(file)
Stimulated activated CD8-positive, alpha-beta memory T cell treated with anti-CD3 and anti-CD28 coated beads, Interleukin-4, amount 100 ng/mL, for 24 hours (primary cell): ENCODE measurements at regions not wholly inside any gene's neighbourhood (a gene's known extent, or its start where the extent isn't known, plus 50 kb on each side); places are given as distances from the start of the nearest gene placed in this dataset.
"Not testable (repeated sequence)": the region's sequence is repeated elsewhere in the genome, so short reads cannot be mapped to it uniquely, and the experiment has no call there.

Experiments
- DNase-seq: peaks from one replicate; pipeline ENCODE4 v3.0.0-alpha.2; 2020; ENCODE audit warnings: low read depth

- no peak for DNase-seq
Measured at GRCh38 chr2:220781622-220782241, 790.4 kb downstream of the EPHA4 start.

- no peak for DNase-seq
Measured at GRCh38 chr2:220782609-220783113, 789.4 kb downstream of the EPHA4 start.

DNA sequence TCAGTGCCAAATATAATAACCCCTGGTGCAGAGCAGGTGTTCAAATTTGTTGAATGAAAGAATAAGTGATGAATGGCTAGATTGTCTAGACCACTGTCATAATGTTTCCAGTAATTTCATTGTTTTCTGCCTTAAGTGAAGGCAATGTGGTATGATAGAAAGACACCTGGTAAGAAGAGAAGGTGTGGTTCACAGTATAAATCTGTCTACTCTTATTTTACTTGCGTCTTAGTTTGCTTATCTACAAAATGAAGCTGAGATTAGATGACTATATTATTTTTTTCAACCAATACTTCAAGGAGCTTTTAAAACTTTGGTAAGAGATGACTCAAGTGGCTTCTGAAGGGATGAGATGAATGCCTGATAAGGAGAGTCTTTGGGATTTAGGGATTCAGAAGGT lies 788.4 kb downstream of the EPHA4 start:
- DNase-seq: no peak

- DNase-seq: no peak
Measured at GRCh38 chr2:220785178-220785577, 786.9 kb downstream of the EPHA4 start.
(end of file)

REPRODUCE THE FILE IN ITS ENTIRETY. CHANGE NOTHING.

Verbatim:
Stimulated activated CD8-positive, alpha-beta memory T cell treated with anti-CD3 and anti-CD28 coated beads, Interleukin-4, amount 100 ng/mL, for 24 hours (primary cell): ENCODE measurements at regions not wholly inside any gene's neighbourhood (a gene's known extent, or its start where the extent isn't known, plus 50 kb on each side); places are given as distances from the start of the nearest gene placed in this dataset.
"Not testable (repeated sequence)": the region's sequence is repeated elsewhere in the genome, so short reads cannot be mapped to it uniquely, and the experiment has no call there.

Experiments
- DNase-seq: peaks from one replicate; pipeline ENCODE4 v3.0.0-alpha.2; 2020; ENCODE audit warnings: low read depth

- no peak for DNase-seq
Measured at GRCh38 chr2:220781622-220782241, 790.4 kb downstream of the EPHA4 start.

- no peak for DNase-seq
Measured at GRCh38 chr2:220782609-220783113, 789.4 kb downstream of the EPHA4 start.

DNA sequence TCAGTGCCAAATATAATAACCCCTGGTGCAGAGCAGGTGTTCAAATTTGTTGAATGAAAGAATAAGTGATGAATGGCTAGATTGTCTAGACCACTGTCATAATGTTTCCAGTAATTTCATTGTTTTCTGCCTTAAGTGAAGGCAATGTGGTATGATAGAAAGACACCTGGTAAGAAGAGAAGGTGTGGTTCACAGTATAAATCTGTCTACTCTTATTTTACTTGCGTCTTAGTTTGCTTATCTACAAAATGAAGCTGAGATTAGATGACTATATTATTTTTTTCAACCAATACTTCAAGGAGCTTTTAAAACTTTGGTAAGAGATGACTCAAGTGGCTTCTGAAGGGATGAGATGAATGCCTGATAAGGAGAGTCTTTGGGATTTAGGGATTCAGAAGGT lies 788.4 kb downstream of the EPHA4 start:
- DNase-seq: no peak

- DNase-seq: no peak
Measured at GRCh38 chr2:220785178-220785577, 786.9 kb downstream of the EPHA4 start.